The human papillomavirus (HPV) is a sexually transmitted infection. Most information available focuses on women, but HPV can also lead to problems for men. HPV can be contracted through oral, anal, or vaginal intercourse through skin contact.
Most men don’t show symptoms but could develop genital warts on the penis, testicles, anus, thighs or back of the throat. Most strains do not cause cancer. However, over 15000 men develop HPV-related cancers each year, which include anal, penile, or oropharyngeal cancer. Symptomatic men should be screened by a physician.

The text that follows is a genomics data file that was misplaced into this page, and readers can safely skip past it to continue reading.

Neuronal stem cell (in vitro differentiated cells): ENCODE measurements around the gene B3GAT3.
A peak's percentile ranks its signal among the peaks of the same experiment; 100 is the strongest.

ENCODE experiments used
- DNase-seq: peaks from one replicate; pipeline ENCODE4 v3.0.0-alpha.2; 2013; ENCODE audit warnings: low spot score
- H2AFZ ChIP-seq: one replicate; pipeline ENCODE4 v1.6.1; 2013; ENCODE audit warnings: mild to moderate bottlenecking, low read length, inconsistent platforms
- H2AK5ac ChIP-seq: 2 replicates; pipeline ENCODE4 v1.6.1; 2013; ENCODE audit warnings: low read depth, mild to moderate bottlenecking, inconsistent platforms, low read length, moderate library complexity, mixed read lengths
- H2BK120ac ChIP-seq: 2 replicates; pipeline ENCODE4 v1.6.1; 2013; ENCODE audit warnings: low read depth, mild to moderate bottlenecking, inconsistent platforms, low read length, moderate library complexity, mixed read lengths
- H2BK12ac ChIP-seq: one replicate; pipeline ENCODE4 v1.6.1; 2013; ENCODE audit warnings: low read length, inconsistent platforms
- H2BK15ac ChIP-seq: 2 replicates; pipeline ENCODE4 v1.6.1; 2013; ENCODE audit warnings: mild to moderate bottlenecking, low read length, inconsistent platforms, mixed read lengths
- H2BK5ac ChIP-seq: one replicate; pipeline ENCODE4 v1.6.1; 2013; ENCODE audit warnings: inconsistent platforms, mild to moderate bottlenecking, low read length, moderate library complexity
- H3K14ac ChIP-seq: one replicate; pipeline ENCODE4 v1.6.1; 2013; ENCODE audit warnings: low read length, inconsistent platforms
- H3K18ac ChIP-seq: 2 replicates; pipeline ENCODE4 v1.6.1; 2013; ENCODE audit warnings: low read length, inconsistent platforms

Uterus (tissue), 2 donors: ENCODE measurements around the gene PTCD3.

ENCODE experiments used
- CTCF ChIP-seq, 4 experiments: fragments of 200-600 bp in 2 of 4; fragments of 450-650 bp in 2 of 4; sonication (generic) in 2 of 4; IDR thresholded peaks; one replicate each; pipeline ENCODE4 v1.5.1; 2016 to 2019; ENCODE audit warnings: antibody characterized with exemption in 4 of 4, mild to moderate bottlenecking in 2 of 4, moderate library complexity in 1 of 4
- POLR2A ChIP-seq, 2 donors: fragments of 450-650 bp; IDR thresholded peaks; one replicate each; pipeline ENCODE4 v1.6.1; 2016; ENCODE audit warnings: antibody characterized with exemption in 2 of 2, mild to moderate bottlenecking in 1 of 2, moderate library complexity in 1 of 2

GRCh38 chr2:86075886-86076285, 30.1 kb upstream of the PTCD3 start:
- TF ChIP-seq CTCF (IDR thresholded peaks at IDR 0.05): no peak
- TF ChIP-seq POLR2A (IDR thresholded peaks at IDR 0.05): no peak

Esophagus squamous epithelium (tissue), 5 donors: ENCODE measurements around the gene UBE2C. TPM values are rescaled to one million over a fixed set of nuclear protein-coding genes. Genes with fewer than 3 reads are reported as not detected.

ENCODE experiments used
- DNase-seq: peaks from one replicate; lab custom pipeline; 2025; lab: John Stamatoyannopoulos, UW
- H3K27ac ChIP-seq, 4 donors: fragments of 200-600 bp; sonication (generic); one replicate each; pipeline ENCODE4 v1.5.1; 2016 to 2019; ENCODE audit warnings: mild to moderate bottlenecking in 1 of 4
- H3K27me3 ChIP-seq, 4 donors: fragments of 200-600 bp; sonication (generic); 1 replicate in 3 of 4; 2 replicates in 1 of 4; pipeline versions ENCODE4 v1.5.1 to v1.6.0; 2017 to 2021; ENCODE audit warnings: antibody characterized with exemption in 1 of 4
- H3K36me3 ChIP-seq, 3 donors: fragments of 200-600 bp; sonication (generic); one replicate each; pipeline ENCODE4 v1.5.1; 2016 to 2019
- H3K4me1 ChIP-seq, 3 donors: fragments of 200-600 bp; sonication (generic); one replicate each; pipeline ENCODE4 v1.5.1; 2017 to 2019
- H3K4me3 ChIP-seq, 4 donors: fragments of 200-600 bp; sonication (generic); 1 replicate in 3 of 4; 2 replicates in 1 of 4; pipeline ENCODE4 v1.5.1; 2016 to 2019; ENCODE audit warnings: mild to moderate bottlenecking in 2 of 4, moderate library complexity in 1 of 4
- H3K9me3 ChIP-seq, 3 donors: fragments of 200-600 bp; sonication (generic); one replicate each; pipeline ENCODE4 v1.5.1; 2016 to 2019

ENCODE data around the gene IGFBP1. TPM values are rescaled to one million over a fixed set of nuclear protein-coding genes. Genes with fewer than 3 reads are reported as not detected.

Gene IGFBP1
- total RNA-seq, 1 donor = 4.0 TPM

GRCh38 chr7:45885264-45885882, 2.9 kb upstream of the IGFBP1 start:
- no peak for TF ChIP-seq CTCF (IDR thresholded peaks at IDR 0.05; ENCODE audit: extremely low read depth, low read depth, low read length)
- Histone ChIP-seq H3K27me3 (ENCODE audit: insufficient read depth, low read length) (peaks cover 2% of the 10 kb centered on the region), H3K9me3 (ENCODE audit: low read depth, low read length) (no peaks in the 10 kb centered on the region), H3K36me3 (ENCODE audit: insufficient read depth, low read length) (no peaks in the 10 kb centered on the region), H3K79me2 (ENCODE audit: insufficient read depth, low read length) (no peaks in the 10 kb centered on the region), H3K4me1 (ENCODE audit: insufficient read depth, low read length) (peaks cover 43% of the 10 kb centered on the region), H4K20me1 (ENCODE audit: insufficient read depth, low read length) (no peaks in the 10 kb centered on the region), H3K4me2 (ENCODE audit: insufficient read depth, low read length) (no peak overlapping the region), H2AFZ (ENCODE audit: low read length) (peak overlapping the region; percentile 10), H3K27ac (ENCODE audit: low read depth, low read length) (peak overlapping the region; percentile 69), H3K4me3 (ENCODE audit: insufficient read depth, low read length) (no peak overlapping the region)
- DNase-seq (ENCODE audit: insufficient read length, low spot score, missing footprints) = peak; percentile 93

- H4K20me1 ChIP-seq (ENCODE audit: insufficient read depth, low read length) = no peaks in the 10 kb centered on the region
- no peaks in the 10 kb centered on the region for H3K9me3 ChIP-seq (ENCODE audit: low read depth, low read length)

Male-male sexual contact, multiple sexual partners, or weakened immune systems are examples of increased risk of infection. Treatments exist for conditions caused by HPV, but not the infection itself, and don’t necessarily prevent transmission to sexual partners.
Vaccinations are recommended up to ages 21-26 depending on certain factors. A lot of sexually active adults will have HPV in their lifetime.
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HPV in Men: Causes, Symptoms, and Treatment